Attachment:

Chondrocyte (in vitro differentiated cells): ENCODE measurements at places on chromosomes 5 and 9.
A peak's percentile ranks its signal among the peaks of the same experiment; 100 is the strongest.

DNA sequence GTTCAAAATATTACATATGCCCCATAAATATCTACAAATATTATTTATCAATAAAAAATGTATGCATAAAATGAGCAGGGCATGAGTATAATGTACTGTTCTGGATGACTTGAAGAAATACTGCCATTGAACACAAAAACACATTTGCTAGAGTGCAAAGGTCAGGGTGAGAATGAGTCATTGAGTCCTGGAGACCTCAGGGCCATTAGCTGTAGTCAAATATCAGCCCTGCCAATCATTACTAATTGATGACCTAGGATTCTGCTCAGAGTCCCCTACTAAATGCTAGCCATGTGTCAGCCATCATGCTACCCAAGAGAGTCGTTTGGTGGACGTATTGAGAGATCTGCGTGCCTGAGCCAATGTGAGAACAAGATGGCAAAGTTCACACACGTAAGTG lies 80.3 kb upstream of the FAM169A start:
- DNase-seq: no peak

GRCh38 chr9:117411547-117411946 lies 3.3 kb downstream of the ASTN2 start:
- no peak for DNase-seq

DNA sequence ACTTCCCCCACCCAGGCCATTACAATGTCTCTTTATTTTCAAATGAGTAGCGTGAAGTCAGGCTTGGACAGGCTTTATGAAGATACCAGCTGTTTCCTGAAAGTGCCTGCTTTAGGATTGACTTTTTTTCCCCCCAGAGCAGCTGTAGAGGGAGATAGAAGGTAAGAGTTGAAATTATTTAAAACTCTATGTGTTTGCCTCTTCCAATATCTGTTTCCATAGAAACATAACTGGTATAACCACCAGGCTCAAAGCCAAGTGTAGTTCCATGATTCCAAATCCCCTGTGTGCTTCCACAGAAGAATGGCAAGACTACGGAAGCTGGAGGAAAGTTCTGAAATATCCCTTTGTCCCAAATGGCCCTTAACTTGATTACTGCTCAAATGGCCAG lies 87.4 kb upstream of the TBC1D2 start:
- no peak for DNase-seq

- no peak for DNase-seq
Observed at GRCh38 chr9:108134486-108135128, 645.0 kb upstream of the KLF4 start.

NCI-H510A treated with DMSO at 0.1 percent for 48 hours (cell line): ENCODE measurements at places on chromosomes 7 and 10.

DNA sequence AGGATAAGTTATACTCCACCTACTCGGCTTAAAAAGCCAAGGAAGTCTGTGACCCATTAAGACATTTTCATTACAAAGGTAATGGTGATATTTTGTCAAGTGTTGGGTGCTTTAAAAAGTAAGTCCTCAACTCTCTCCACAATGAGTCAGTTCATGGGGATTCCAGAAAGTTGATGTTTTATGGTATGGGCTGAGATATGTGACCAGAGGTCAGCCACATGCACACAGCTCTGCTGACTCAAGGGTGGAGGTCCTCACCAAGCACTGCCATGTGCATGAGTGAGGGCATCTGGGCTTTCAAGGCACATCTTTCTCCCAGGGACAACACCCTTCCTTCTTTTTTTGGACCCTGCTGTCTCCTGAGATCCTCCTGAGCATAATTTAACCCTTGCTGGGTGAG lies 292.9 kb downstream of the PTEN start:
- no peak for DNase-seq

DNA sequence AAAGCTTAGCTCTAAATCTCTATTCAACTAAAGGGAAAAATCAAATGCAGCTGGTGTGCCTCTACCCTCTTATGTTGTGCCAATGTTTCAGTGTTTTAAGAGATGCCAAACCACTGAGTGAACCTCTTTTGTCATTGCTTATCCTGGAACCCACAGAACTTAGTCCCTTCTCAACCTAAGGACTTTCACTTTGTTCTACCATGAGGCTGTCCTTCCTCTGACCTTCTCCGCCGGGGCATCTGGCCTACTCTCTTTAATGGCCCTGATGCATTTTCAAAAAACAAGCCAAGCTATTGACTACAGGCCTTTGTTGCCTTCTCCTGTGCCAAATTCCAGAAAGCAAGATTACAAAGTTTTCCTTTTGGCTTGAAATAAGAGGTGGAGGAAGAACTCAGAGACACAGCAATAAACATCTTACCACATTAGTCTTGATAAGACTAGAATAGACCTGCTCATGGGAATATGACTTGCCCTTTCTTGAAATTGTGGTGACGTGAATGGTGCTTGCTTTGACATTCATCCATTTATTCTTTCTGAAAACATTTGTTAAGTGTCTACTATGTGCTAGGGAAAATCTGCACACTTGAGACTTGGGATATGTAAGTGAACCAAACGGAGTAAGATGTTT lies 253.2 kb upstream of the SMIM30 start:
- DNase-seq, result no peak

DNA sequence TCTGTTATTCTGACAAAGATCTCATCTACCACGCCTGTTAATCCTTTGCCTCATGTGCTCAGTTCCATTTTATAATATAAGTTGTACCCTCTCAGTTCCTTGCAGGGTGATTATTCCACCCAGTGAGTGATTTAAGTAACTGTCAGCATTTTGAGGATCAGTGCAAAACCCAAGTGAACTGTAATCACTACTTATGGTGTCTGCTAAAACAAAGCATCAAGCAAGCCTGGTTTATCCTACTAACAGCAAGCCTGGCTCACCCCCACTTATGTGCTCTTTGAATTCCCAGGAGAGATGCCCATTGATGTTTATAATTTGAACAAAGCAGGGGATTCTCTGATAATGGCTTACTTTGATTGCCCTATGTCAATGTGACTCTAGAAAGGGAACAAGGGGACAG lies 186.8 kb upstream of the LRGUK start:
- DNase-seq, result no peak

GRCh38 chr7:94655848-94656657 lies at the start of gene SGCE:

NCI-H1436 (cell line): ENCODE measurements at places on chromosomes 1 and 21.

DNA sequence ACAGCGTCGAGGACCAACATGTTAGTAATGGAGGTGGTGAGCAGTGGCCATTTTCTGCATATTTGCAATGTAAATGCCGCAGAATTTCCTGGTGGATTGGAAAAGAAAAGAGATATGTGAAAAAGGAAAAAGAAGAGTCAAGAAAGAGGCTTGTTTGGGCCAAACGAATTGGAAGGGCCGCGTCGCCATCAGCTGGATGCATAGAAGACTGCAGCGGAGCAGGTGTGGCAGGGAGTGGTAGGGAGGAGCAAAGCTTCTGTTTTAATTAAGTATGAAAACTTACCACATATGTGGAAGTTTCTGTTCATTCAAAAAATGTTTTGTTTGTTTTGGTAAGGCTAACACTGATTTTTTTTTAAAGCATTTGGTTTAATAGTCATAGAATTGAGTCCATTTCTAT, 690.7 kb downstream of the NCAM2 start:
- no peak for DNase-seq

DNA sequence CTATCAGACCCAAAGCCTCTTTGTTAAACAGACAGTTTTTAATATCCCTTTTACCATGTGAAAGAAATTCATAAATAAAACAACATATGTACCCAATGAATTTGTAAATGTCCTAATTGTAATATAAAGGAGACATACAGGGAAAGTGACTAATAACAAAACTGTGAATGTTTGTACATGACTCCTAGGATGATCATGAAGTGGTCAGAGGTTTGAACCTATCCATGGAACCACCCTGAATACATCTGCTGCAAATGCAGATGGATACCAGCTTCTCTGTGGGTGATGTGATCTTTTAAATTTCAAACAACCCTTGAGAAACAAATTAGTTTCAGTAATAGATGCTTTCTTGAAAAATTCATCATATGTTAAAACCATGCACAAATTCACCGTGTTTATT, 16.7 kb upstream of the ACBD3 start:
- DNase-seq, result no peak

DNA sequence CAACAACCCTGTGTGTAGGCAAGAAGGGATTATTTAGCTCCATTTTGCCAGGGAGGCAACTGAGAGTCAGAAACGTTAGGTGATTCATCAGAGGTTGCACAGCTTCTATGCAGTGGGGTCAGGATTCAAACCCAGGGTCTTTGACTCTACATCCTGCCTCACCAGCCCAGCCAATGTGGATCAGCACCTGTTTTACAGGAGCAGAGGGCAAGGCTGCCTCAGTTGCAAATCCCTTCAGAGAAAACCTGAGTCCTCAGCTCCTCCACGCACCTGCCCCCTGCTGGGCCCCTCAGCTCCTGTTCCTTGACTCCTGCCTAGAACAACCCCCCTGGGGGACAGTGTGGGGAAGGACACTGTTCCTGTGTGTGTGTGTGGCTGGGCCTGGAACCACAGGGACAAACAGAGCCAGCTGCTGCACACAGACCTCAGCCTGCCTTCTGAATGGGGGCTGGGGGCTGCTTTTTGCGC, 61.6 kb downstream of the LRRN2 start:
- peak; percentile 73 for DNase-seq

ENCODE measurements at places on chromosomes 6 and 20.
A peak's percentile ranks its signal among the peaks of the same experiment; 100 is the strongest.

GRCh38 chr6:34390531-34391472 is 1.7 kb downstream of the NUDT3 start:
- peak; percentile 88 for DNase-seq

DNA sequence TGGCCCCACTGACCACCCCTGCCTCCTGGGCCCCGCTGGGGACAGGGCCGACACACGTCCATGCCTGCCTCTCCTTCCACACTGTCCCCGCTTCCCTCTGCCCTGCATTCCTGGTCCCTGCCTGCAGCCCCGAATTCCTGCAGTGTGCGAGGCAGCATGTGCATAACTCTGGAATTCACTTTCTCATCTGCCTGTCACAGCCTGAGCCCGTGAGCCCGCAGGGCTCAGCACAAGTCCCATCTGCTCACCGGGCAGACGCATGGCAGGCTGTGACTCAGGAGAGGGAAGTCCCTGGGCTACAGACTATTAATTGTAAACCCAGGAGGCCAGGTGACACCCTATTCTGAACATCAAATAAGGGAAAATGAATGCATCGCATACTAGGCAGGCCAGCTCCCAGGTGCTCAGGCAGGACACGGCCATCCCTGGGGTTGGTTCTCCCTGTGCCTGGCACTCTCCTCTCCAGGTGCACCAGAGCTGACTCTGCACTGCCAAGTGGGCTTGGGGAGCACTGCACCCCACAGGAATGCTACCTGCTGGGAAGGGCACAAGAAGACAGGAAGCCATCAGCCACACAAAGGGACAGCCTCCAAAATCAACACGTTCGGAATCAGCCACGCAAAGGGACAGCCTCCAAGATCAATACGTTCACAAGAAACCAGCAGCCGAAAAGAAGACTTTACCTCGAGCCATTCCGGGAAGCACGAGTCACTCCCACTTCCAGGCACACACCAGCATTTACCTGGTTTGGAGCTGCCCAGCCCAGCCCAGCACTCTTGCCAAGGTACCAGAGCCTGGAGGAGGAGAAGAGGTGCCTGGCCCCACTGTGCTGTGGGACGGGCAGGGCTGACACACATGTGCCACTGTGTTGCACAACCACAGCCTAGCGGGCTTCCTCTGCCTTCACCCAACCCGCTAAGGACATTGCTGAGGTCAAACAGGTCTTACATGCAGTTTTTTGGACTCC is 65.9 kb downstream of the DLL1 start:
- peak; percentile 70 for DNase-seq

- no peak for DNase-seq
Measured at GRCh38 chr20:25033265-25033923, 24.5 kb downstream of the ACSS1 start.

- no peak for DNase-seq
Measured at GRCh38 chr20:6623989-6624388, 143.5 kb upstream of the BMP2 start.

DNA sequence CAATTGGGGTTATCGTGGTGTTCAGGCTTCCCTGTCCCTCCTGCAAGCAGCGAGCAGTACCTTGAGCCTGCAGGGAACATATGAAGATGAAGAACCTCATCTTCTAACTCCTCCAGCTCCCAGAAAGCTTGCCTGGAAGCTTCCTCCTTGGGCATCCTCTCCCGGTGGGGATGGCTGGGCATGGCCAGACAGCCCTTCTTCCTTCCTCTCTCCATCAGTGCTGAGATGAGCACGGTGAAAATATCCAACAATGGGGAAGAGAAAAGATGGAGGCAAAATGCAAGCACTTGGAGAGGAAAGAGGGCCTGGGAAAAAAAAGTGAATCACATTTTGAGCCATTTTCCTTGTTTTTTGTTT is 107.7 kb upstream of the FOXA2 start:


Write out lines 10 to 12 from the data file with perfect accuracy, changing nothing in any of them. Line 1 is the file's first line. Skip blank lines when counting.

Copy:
Observed at GRCh38 chr9:108134486-108135128, 645.0 kb upstream of the KLF4 start.

NCI-H510A treated with DMSO at 0.1 percent for 48 hours (cell line): ENCODE measurements at places on chromosomes 7 and 10.

DNA sequence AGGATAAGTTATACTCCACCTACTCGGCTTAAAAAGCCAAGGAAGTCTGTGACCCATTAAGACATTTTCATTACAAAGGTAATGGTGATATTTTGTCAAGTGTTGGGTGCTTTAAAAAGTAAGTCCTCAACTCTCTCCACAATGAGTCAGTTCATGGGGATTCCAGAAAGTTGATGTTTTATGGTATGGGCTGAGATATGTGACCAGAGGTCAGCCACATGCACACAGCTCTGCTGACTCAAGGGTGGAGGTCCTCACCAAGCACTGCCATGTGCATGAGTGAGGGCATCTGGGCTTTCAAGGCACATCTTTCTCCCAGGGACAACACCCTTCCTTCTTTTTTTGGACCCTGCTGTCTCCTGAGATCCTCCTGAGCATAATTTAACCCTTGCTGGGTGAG lies 292.9 kb downstream of the PTEN start: